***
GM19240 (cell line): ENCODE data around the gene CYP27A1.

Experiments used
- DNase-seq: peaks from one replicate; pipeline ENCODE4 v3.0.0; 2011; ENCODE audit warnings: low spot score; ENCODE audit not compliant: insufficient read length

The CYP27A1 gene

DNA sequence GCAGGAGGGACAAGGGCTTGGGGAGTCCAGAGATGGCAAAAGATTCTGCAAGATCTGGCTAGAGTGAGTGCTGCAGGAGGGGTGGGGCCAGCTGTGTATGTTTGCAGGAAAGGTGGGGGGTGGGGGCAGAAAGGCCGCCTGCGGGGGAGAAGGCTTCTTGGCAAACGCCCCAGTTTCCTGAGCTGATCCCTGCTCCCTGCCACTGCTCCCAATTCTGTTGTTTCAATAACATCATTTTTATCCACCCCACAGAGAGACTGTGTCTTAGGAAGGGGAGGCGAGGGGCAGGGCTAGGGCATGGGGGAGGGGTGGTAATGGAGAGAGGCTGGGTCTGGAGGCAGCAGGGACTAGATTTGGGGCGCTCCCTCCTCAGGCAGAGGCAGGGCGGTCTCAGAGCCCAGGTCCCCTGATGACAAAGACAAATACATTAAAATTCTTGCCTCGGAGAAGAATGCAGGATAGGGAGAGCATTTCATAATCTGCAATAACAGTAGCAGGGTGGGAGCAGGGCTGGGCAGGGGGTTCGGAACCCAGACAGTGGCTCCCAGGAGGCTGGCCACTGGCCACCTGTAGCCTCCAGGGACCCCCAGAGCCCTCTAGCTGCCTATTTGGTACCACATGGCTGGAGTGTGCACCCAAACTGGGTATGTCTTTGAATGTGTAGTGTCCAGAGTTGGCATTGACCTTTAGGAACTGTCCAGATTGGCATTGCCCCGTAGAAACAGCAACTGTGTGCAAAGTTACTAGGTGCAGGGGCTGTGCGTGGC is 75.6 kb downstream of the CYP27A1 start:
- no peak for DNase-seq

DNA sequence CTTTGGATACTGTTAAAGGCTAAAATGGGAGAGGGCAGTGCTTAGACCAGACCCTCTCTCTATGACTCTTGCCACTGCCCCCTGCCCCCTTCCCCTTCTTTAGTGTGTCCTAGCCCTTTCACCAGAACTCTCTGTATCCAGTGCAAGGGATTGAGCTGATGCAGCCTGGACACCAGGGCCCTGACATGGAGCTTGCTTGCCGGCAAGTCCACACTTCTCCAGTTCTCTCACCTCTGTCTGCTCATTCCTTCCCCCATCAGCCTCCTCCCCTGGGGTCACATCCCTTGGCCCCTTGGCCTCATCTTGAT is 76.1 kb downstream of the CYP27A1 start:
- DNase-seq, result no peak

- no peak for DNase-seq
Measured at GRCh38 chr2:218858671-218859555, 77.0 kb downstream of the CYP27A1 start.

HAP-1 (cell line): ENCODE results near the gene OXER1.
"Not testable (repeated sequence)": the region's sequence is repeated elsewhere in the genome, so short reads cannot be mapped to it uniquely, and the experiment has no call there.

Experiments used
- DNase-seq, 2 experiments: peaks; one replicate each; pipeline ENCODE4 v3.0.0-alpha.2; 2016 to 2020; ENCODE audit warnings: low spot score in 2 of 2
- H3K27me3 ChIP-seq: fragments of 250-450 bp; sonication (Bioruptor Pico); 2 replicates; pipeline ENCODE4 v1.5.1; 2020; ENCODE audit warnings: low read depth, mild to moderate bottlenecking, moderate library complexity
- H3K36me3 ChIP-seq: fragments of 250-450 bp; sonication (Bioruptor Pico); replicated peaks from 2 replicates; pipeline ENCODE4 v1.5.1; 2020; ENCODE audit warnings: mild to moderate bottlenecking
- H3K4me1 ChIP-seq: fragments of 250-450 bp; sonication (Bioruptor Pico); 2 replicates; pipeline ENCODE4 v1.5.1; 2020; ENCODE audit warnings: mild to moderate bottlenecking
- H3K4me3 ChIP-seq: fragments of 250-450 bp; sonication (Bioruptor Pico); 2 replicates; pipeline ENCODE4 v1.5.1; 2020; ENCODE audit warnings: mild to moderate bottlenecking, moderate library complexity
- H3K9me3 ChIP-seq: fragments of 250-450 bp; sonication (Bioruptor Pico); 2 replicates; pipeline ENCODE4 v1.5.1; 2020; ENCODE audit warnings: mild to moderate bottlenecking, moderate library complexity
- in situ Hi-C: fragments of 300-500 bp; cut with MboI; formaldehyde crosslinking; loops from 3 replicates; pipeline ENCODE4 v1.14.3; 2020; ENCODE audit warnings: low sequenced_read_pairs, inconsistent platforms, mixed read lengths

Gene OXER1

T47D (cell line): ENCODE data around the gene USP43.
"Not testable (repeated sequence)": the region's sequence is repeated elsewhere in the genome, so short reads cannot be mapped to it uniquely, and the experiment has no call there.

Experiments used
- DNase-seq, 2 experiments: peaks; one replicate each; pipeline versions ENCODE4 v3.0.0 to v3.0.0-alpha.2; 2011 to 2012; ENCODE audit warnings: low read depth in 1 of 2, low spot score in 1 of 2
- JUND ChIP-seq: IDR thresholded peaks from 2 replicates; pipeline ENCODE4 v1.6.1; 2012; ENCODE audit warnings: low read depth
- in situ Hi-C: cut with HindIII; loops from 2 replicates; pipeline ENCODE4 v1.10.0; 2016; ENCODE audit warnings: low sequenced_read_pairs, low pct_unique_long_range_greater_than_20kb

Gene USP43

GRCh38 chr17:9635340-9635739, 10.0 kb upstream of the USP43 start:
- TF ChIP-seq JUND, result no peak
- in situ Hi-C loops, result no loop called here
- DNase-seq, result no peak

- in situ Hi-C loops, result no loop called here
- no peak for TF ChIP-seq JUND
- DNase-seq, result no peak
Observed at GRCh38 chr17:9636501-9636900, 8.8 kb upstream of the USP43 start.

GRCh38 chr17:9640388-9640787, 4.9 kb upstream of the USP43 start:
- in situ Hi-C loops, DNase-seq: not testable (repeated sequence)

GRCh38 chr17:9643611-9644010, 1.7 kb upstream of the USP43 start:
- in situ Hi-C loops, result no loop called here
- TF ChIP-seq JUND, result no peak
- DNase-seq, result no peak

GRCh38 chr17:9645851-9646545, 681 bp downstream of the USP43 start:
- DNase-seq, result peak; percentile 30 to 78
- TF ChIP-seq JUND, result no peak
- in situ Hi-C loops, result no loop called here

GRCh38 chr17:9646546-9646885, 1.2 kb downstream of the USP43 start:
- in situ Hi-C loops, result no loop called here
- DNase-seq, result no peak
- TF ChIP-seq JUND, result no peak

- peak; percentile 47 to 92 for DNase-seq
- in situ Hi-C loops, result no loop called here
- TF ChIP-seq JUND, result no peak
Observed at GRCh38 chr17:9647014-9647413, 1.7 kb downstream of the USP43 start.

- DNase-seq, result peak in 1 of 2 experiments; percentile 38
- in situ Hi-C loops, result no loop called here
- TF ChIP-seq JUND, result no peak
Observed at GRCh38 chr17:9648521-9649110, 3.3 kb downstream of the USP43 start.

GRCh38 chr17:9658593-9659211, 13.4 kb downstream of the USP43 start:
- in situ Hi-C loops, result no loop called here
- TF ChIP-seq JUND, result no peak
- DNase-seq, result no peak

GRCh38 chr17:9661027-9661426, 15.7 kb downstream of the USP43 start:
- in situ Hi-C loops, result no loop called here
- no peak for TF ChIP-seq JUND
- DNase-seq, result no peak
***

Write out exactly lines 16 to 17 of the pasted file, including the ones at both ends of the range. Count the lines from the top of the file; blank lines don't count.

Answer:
- H3K36me3 ChIP-seq: fragments of 250-450 bp; sonication (Bioruptor Pico); replicated peaks from 2 replicates; pipeline ENCODE4 v1.5.1; 2020; ENCODE audit warnings: mild to moderate bottlenecking
- H3K4me1 ChIP-seq: fragments of 250-450 bp; sonication (Bioruptor Pico); 2 replicates; pipeline ENCODE4 v1.5.1; 2020; ENCODE audit warnings: mild to moderate bottlenecking